Plan the action you must take to attain the goals. While the effort required to reach each sub-goal should be great enough to challenge you, it should not be so great or unreasonable as to discourage you. Do not plan to reach too many goals all at one time.

Establish priorities. Plan in advance how to measure results so you can know exactly how well you are doing. This is what is meant by "measurable" goals. If you can’t keep score as you go along you are likely to lose motivation. Re-work your plan of action to allow for obstacles which may stand in your way. Try to foresee obstacles and plan ways to avert or minimize them.

Click here! to download your preschool business plan template PDF book

Here're other free books in the "how to start a business" series that may interest you:

Agriculture Assisted living Auto repair Bakery Bar Beauty salon Bed and breakfast Bookkeeping Boutique Bowling alley Carpet cleaning Car wash Catering Cattle farming Charity Cleaning Coffee shop Computer repair Construction Consulting Convenience-store Cupcake Daycare Dental Dog daycare Ecommerce Electrical Embroidery Engineering Farm Fashion Film Financial advisor Fitness center Flower-shop Food Food truck Franchise Frozen yogurt Furniture store Gas station Goat farming Grocery store Gym Hairdressing Hair salon Ice cream Insurance agency Interior design Internet Internet cafe IT Jewelry Landscaping Laundromat Laundry Law firm Magazine Manufacturing Microbrewery Motel-hotel Music Nightclub Nonprofit Nursery Online-retail Photography Pizza Plumbing Poultry farming Preschool Printing Private investigator Pub Real-estate Resort Restaurant Retail School Security company Service Software Spa Sports-bar Startup Supermarket Travel agency Trucking Vegetable-farming Website

Here's a Sample 'Executive Summary' for a Preschool Business plan:

COMPANY NAME is an organization that provides day care services to Irvington, NJ.  This mid-sized child care facility serves children from infancy to twelve years of age. Their services are safe and secure, providing the parents with an excellent place where their children can be taken care of.
The Market
The market is quite competitive. COMPANY NAME will employ two strategies to differentiate them. The first is a pricing structure where COMPANY NAME services will be priced at 5%-10% less than the larger commercial run facilities. The second differentiating effort will be benchmarked customer service. A customer-centric philosophy will be infused within the entire organization. COMPANY NAME will spend extra money to attract and train the best employees. This is especially important because it is the employees that interact with both the children and parents and will have the best chance to impress them enough to turn them into a loyal customer as well as to be vocal in telling their friends about their positive child care experience.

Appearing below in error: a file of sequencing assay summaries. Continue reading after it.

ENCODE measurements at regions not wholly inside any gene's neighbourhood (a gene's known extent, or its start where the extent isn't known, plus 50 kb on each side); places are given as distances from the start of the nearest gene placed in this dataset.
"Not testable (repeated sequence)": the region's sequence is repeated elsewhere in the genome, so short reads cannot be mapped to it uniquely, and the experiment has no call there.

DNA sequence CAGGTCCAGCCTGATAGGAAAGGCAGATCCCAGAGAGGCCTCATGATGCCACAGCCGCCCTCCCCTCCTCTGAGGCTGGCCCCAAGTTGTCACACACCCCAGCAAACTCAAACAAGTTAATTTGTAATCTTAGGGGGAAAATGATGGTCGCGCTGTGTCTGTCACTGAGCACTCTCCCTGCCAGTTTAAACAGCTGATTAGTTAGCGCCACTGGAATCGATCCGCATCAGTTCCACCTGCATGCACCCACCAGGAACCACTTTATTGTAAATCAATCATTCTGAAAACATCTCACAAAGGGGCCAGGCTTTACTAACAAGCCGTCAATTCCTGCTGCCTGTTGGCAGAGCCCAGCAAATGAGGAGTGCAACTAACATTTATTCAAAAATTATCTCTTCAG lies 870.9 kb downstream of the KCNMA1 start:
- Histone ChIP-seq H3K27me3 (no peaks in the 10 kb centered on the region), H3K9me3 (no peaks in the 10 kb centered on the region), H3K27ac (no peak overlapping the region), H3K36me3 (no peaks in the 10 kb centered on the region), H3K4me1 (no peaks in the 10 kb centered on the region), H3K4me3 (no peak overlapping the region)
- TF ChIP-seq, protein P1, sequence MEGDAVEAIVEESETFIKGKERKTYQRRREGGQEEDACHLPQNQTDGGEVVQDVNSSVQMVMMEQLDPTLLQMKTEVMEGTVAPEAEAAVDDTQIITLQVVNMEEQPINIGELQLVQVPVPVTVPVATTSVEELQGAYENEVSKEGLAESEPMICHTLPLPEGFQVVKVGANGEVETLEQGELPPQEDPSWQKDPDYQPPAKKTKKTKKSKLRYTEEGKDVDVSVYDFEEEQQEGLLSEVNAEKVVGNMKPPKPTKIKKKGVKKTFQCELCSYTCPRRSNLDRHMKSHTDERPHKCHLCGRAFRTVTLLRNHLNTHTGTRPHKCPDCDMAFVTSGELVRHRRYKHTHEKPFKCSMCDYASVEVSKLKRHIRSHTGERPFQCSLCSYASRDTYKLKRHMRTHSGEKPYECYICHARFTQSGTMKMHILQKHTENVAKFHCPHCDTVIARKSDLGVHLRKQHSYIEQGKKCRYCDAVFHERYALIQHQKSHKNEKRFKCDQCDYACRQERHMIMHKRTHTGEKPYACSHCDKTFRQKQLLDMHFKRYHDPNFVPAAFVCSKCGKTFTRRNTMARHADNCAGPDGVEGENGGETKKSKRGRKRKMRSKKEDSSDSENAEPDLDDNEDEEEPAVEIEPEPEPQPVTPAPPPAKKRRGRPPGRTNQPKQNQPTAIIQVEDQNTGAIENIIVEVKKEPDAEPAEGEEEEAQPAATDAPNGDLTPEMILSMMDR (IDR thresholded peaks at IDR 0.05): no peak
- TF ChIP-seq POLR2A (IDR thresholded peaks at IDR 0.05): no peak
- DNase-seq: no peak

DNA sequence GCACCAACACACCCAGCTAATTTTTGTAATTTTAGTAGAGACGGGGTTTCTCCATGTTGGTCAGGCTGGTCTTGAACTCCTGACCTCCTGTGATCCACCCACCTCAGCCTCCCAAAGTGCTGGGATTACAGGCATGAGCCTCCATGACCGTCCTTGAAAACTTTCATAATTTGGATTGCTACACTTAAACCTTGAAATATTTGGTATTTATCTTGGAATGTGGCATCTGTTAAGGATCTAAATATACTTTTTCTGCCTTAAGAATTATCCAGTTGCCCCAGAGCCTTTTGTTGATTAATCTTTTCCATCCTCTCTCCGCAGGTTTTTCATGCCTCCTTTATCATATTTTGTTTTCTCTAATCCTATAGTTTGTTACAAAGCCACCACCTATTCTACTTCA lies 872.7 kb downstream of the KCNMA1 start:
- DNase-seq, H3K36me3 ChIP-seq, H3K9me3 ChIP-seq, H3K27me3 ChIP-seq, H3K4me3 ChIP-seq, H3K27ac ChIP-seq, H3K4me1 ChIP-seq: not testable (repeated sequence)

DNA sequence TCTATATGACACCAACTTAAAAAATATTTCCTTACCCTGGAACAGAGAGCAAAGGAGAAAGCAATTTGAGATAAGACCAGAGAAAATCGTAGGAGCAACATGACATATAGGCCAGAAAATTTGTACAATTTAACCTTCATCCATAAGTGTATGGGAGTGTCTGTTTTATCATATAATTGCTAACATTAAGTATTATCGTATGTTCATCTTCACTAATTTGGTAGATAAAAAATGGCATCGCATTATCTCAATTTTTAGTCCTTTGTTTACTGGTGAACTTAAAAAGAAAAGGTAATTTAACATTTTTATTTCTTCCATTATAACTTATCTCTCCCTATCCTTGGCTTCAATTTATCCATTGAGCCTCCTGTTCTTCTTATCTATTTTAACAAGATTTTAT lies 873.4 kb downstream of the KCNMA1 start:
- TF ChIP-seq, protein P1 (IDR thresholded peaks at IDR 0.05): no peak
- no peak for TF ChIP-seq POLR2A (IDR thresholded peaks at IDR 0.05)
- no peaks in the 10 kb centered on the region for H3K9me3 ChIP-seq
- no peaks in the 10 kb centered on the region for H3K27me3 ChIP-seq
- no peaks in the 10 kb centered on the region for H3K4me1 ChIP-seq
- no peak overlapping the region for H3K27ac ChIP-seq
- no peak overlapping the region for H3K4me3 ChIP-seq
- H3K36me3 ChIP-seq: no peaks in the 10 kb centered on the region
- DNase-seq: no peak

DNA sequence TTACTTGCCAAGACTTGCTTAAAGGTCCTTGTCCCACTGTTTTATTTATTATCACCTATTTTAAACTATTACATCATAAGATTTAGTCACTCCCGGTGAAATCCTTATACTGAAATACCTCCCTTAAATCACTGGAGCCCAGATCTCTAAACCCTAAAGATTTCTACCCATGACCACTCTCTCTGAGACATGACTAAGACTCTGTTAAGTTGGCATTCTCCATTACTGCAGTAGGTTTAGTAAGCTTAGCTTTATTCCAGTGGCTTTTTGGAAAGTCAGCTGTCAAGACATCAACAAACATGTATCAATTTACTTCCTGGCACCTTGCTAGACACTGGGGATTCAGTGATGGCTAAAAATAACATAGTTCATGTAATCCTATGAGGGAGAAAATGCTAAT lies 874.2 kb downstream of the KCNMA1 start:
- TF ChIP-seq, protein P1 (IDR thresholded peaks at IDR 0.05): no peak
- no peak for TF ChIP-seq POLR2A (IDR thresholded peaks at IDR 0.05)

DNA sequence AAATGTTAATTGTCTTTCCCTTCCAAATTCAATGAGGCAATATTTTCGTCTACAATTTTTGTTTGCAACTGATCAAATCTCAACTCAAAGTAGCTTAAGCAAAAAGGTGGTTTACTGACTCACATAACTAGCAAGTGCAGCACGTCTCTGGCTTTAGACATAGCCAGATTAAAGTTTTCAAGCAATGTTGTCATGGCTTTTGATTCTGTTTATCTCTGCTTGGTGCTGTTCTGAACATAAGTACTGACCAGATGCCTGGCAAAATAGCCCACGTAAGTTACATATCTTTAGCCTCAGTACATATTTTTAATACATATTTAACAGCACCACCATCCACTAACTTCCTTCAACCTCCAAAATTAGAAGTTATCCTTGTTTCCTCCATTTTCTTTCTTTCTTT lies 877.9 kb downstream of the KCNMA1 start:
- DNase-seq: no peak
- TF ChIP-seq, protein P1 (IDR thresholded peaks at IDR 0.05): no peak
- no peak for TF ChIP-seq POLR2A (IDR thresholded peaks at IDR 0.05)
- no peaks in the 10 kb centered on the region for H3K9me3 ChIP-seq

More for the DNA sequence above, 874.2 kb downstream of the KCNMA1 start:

The Customers
COMPANY NAME will be concentrating on two different target customer segments. The first is full-time working couples. This group is forecasted to account for 80% of the company's business.  The second group of customers are drop in, customers who use COMPANY NAME sporadically, whenever the need arises. This group is growing at 20%.
The purpose of this plan is to attain $650,000 in grant funding to build a new facility, upgrade equipment and furniture and hire new employees.  The new facility will house special needs classes for children, a recreation room and administration offices.

The company's objective is to build quality, full-service that will command the approval of the predominate community which it serves.
Our goals include:

  1. A 10% market share in the first year of this plan.
  2. An ability to construct a building to house special needs classes and expand the facility.
  3. An increase in our market share by a minimum of 10% for each of the first five years of this plan.

Currently, there are no quality child care and schooling centers in Irvington, or the surrounding areas (for a radius of 50 miles).  The company believes that by progressing in the marketplace first and by establishing quality facilities, it will become, and remain, a leader in the educational and community services in Essex County.

1.2 Mission

COMPANY NAME aims to offer safe and secure child care at all times. Close personal attention to each child is essential to providing a quality experience for all children; therefore, adequate personnel will be hired at all times to ensure each child has the proper supervision will in the company's care.
COMPANY NAME seeks to construct a building to create seven Special Needs classrooms, a recreation room and additional administrative offices.

1.3 Keys to Success

Keys to success for the company will include:

  1. Maintaining a reputable and untarnished reputation in the community. 
  2. Quality care. 
  3. Competitive pricing. 
  4. Flexible hours.

COMPANY NAME is a company owned by OWNER’S NAME. OWNER’S NAME has extensive experience in the child care industry, and has maintained excellent reputations in this same industry. OWNER’S NAME is capable of handling the sales/management and finance/administration areas, respectively.

2.1 Company Ownership

This business is a C Corporation organized in the State of New Jersey, owned by OWNER’S NAME.

2.2 Company History

COMPANY NAME was established in 1999 by OWNER’S NAME.  COMPANY NAME is a community-based organization that provides integrated and comprehensive services, in a sustained way, to the children and families of Irvington, New Jersey.